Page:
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hi! when you have a let with a long list of values, however some of the values cannot be calculated for some reason (eg some special situation like missing / invalid data), how can you "short circuit" the let and return some other value? An exception would work, but that I don't like, is there something better?


Yes, an if. You don't have to keep everything within the same let bindings vector - you can split it into multiple nested lets.

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Maybe you can refactor things such that it's a reduce call and then you can use reduced

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another short-circuity construct is some-> , although it's a bit more invasive (it forces you to use nil as the sentinel value)


@U2FRKM4TW @U45T93RA6 Yes I use both of these techniques, but I thought there is some more state-of-the-art 🙂 thanks to both of you

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State of the art is throwing an exception I think 😛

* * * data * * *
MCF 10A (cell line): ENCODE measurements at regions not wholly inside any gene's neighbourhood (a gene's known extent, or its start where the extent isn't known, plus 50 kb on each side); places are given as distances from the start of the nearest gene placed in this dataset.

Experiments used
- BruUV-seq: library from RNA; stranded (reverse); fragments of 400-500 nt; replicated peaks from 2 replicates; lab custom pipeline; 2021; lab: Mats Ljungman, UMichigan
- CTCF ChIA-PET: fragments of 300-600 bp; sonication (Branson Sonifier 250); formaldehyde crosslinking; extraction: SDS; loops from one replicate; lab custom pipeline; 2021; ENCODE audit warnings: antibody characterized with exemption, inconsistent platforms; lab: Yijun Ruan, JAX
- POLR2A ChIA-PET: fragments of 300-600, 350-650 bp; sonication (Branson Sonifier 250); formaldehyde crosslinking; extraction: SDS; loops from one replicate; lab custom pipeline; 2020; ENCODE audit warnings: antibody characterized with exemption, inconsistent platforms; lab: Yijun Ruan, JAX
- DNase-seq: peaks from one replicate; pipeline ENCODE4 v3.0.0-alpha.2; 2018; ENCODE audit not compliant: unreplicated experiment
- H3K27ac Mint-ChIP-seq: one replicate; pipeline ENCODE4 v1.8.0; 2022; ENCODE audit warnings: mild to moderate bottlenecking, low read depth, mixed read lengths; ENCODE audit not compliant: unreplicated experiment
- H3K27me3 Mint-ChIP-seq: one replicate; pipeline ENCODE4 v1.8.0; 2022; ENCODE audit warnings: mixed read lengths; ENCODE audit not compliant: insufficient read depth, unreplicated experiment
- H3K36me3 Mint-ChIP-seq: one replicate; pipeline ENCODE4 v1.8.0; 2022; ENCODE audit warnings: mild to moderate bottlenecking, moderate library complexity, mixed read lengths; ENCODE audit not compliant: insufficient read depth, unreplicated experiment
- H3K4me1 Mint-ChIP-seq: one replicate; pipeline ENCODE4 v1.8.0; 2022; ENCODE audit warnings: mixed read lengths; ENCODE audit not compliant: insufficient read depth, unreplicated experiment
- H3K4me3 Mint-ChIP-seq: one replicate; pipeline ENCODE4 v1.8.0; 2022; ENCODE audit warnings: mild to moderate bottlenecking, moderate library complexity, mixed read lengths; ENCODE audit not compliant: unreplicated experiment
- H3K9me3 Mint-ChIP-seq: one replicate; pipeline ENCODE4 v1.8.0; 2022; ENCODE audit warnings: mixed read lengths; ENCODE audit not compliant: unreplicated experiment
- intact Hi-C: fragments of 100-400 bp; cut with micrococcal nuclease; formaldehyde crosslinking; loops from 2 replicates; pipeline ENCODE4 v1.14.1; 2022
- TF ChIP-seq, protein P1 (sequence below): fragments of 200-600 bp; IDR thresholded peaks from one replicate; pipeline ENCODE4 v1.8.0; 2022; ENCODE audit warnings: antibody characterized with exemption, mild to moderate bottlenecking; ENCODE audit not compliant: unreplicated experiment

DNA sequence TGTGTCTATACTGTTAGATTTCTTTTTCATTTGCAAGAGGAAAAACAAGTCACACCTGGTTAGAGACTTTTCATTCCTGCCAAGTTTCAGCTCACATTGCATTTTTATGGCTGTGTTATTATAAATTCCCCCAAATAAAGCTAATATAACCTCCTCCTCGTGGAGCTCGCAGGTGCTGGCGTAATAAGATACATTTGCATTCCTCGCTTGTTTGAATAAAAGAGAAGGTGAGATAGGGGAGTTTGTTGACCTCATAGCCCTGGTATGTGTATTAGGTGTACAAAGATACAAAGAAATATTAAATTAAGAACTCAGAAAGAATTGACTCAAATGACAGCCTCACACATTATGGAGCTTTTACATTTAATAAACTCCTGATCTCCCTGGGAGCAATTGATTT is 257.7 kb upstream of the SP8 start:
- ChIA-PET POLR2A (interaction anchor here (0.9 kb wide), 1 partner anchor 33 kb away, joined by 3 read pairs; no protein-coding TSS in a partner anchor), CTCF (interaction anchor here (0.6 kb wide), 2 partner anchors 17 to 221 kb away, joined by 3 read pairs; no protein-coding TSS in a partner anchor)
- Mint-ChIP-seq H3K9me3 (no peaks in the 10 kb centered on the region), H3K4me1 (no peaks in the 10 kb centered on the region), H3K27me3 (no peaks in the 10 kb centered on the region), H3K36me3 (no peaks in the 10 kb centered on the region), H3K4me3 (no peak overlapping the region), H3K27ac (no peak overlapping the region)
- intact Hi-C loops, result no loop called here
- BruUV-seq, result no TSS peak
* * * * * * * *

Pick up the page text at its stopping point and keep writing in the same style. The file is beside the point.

But I've seen referred to a lot for these kind of scenarios. You could also use a macro, a let that checks if anything is reduced? and short-circuit returning the reduced value for example could work.


I want my api to return a json with strong names out of instinct but my coworker requests small names. What do you usually do in that situation?


hello, I begin clojure. but I am not clojure envirment setting. please help me ( it is not brew install/clojure/tools/clojure/ I have Homebrew installed on my MacbookPro)


#beginners would be the perfect place.


oh, yes I am. thanks~


Silly question, but where is the code for the clojure cli? I see a lot of the functionality in but not the handling of CLI args like Stree, so i figure i am missing something


@emccue I believe contains the code you're looking for


I'd like to change all the keywords in a map structure recursively. Does someone have an example spectre transform expression I can use as template? I've tried it like (transform [ALL MAP-KEYS] ...) but that did not work. Using (transform [MAP-KEYS] works, but not recursively)


I did this when I needed to process nested maps themselves. You can probably adapt it so it processes the keys instead of the maps. There should also be a helpful example or two in the Specter documentation.

  (s/recursive-path [] p
    (s/if-path map?
      (s/continue-then-stay s/MAP-VALS p)
      (s/if-path coll?
        [s/ALL p]))))

(defn transform-maps [^Map m f]
  (s/transform [MAP-NODES] f m))

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you might try clojure.walk if spectre isn't doing what you want

 (fn [x]
   (if (map-entry? x)
     [(f (key x)) (val x)]

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thanks to both of you!